It is a season of changes.  Not only is the weather cooling, life is changing here.

Benjamin, my only child (my baby!), has gone off to college at The Citadel.  He is the third generation on his dad’s side to attend college there. When he graduates, he will wear “The Ring” with his dad, uncles, great uncles and cousins. He knew what to expect going there. He is well-prepared for the challenge. And he seems to thrive on the manly camaraderie of the place.

That still didn’t stop me from crying for pretty much the first week while he was gone. The tears were drawn from a combination of missing him, worrying about him and being disoriented by the new direction of my life as an empty-nester.

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Sweet autumn clematis blooms over the garden gate in September

I have stopped crying now, but am still trying to navigate a life with a 50% reduction in the number of men I need to take care of on a daily basis.

In other changes, Harry has left private practice and gone back to work for the government. The book I was co-writing this summer, Grocery Gardening, is finally off my desk. The six new baby chicks will be laying in about another month–leaving us with 10 – 12 eggs a day to dispose of. And I have major new work and writing assignments to keep me busy.

Oh, the garden?

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Garlic chives and pineapple sage duke it out in the herb bed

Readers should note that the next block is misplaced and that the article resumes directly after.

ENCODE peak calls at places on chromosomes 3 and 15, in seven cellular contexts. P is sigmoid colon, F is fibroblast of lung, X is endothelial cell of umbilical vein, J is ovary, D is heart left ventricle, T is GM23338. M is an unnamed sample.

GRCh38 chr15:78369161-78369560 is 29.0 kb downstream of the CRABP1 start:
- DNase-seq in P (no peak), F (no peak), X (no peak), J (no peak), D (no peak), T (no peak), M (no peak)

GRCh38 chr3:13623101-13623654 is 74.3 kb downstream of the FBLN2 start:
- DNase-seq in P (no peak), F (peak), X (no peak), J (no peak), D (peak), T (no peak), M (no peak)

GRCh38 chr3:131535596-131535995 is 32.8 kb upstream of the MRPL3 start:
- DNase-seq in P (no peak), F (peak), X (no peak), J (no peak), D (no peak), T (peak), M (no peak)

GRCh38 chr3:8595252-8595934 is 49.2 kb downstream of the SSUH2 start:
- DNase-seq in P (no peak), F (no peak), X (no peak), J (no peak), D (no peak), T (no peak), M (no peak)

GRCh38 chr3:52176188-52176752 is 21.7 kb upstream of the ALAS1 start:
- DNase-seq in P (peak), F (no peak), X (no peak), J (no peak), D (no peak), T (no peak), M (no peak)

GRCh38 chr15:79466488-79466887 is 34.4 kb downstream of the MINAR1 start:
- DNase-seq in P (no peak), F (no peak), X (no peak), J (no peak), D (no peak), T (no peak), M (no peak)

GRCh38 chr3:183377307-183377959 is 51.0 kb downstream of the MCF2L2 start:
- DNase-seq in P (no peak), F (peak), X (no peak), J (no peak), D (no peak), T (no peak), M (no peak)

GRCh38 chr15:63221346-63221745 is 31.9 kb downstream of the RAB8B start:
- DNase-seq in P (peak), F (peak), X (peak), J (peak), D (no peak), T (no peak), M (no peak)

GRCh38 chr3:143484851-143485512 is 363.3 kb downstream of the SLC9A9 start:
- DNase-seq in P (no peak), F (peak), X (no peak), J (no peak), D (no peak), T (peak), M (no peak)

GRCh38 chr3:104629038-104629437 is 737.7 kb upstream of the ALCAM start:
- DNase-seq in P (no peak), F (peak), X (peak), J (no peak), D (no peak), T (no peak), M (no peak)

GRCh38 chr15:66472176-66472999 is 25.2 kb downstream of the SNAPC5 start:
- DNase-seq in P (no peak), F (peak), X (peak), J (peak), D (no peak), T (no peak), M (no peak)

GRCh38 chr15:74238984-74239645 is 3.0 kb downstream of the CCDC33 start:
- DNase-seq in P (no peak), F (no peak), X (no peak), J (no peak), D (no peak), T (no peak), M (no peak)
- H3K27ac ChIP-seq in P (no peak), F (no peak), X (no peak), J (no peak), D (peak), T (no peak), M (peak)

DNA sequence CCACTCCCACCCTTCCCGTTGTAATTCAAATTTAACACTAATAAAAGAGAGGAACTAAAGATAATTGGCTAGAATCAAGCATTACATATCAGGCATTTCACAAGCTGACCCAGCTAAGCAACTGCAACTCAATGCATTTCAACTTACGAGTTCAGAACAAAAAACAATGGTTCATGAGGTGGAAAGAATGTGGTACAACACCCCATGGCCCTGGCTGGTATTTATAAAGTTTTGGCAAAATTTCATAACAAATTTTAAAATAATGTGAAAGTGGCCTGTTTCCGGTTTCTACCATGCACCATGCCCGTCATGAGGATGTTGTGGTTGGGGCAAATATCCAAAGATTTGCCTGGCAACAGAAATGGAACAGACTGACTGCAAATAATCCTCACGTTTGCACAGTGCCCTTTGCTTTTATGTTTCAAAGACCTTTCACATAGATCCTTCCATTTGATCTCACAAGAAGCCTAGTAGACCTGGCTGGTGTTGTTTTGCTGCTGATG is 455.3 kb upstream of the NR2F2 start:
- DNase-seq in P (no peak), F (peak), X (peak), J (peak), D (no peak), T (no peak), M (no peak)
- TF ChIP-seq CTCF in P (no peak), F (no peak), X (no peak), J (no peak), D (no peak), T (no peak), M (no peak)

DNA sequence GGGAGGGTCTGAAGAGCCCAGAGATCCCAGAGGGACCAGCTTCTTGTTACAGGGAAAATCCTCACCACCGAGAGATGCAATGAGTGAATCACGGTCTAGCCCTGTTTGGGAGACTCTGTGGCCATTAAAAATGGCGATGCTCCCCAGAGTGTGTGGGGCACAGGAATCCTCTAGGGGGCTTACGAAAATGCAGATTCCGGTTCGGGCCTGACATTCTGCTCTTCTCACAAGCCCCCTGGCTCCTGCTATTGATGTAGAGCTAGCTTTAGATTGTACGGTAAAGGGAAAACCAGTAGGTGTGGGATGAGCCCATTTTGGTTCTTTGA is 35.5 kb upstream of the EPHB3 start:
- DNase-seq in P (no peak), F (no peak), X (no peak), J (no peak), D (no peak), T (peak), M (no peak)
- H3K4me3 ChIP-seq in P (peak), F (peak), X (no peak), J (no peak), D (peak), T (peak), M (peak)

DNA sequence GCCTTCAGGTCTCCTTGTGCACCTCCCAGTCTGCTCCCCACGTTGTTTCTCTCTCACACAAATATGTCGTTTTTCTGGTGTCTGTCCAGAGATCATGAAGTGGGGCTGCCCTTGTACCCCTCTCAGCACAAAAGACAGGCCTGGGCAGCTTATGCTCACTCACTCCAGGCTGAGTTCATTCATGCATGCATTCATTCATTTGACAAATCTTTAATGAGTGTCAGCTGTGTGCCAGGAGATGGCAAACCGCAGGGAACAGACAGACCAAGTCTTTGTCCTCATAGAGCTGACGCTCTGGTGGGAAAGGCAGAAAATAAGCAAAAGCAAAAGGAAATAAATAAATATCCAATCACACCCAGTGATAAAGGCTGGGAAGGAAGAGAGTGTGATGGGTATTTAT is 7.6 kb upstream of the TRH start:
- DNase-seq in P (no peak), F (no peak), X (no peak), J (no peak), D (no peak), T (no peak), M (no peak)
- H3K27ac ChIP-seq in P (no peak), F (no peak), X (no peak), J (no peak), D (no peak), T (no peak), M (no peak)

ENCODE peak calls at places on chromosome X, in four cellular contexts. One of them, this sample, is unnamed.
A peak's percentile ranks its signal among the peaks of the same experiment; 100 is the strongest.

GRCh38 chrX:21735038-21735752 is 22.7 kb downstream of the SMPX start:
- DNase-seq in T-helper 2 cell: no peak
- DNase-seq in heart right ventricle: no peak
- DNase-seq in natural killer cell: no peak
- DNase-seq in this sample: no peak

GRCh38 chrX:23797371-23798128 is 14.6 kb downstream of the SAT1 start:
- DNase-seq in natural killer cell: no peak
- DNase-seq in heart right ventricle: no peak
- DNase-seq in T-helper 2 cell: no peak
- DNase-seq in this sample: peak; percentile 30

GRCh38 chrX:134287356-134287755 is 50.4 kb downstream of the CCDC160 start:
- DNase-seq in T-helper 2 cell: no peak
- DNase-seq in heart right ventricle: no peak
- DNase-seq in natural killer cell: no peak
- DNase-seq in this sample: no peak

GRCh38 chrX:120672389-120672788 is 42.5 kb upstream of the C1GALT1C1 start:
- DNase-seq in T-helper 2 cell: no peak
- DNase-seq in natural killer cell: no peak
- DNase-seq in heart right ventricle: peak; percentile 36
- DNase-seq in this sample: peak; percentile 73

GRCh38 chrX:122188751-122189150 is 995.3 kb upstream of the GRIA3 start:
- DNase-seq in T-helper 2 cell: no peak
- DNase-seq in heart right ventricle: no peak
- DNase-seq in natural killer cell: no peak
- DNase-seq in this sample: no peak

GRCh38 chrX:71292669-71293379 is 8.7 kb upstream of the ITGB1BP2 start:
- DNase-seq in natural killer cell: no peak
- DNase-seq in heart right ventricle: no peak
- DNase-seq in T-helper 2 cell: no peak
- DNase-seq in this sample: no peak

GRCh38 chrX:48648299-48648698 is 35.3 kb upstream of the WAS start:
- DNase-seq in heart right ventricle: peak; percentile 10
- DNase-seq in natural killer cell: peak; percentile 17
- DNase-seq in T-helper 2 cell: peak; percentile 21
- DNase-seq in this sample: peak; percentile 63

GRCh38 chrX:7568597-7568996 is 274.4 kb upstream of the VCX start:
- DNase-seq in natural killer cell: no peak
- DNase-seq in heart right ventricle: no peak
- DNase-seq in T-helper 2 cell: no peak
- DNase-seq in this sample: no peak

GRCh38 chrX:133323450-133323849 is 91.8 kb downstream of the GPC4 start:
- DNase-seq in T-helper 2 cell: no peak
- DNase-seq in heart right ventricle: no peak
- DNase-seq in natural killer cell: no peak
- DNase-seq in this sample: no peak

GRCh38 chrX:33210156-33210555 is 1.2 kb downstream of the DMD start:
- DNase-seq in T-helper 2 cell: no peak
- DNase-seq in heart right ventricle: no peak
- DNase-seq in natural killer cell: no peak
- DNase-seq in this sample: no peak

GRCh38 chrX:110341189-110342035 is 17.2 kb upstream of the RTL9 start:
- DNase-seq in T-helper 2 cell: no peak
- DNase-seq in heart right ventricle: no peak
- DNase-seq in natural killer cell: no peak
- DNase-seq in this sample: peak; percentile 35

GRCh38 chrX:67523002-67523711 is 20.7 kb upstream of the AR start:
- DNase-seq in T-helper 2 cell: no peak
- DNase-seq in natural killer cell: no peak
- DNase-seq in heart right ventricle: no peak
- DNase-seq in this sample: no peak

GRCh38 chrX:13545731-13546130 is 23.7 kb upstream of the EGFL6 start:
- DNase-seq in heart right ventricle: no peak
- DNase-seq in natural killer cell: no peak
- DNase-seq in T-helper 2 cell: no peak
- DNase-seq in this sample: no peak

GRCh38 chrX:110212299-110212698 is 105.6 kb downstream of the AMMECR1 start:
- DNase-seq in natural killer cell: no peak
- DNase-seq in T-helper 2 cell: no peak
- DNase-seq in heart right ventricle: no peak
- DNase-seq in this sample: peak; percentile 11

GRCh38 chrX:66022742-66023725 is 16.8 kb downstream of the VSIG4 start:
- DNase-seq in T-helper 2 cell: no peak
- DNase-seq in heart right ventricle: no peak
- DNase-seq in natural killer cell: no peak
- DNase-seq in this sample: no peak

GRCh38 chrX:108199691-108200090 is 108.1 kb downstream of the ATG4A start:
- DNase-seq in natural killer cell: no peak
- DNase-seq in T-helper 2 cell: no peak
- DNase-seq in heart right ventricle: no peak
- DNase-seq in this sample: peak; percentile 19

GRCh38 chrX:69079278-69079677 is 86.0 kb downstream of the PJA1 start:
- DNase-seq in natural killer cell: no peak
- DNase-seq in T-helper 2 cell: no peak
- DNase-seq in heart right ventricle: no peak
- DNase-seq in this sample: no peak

I can’t say this has been my most productive or meticulous garden year. There were so many distractions and challenges that kept me out of the garden. Still, Mother Nature was forgiving for just this year. The work from past years has paid off, as perennials continued to bloom, flowers to re-seed and the overall bones of the raised beds, fences and arbor to hold it all together. I don’t think I can continue this type of neglect next year and still hold my head up as a gardener though.


The hakuro nashiki willow standard needs a haircut--but then it ALWAYS seems to need a haircut. The tuteur is covered with malabar spinach and scarlet runner beans.

Now, as weather cools and all these darned changes slow down just long enough for me to catch my breath, I am enjoying being out in the garden, putting in fall vegetables and tidying up for the winter to come.


I just broadcast a mix of lettuce seeds for this pretty little bed. What a treat to pick our salads each night.

I’m actually looking forward to winter now. I have a fancy new cold frame to put together this weekend. I’m setting up the light garden in the basement to grow microgreens. Cooking projects, sewing projects, writing projects and, of course, visits to The Citadel and Ben’s visits home are going to keep me busy.


That's amaranthe leaning against the tuteur where the henryi clematis grows.

Overall, I’m still living the good life. It’s a life of transitions, but it’s a good life.

(You can click on an image for a larger version of the photo.)

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  • Val says:

    Welcome to the bittersweet land of the empty nest! I remember how strange it all seemed, and how those emotional moments can sneak up on you at unlikely times. Best wishes as you establish your new rhythm of daily life — it’s a wonderful new place. P.S. your garden looks lovely…

    Hi Val,
    A new rhythm is a great way to describe it. It has its ups and downs, to be sure.

  • Nice to see your blog blooming afresh Robin. Life is full of changes, but the empty nest is one of the biggest. Congrats on Ben getting into the Citadel. It’s difficult to get in. He’s a grand boy. You should be proud. Congrats on all of your writing projects too and the new book.~~Dee

    Hi Dee,